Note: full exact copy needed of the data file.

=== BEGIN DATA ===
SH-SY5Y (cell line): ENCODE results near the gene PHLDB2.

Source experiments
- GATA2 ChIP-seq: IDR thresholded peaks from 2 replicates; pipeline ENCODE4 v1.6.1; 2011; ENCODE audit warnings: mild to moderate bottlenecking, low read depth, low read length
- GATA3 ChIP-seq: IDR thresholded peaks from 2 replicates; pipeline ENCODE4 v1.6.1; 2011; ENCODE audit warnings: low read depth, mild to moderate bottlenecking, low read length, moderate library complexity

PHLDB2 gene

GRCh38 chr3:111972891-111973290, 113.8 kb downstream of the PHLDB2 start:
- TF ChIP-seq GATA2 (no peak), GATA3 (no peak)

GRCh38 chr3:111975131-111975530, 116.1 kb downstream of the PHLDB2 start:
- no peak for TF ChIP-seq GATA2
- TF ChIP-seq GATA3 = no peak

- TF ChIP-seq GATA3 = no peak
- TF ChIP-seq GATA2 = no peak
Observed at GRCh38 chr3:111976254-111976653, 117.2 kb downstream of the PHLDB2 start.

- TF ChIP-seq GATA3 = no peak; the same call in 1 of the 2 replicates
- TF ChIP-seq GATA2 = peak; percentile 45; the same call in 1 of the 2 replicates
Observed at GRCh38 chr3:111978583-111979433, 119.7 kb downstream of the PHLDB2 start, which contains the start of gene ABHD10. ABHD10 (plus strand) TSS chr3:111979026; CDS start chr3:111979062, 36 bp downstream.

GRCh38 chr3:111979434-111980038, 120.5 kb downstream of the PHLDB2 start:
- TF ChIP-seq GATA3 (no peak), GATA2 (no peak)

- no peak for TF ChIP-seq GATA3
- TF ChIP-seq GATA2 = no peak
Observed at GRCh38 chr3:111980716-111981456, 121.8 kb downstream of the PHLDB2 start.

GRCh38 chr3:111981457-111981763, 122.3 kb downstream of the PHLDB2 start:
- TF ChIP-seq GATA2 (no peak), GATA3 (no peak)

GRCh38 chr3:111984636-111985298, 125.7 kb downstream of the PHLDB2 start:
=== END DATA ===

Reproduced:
SH-SY5Y (cell line): ENCODE results near the gene PHLDB2.

Source experiments
- GATA2 ChIP-seq: IDR thresholded peaks from 2 replicates; pipeline ENCODE4 v1.6.1; 2011; ENCODE audit warnings: mild to moderate bottlenecking, low read depth, low read length
- GATA3 ChIP-seq: IDR thresholded peaks from 2 replicates; pipeline ENCODE4 v1.6.1; 2011; ENCODE audit warnings: low read depth, mild to moderate bottlenecking, low read length, moderate library complexity

PHLDB2 gene

GRCh38 chr3:111972891-111973290, 113.8 kb downstream of the PHLDB2 start:
- TF ChIP-seq GATA2 (no peak), GATA3 (no peak)

GRCh38 chr3:111975131-111975530, 116.1 kb downstream of the PHLDB2 start:
- no peak for TF ChIP-seq GATA2
- TF ChIP-seq GATA3 = no peak

- TF ChIP-seq GATA3 = no peak
- TF ChIP-seq GATA2 = no peak
Observed at GRCh38 chr3:111976254-111976653, 117.2 kb downstream of the PHLDB2 start.

- TF ChIP-seq GATA3 = no peak; the same call in 1 of the 2 replicates
- TF ChIP-seq GATA2 = peak; percentile 45; the same call in 1 of the 2 replicates
Observed at GRCh38 chr3:111978583-111979433, 119.7 kb downstream of the PHLDB2 start, which contains the start of gene ABHD10. ABHD10 (plus strand) TSS chr3:111979026; CDS start chr3:111979062, 36 bp downstream.

GRCh38 chr3:111979434-111980038, 120.5 kb downstream of the PHLDB2 start:
- TF ChIP-seq GATA3 (no peak), GATA2 (no peak)

- no peak for TF ChIP-seq GATA3
- TF ChIP-seq GATA2 = no peak
Observed at GRCh38 chr3:111980716-111981456, 121.8 kb downstream of the PHLDB2 start.

GRCh38 chr3:111981457-111981763, 122.3 kb downstream of the PHLDB2 start:
- TF ChIP-seq GATA2 (no peak), GATA3 (no peak)

GRCh38 chr3:111984636-111985298, 125.7 kb downstream of the PHLDB2 start: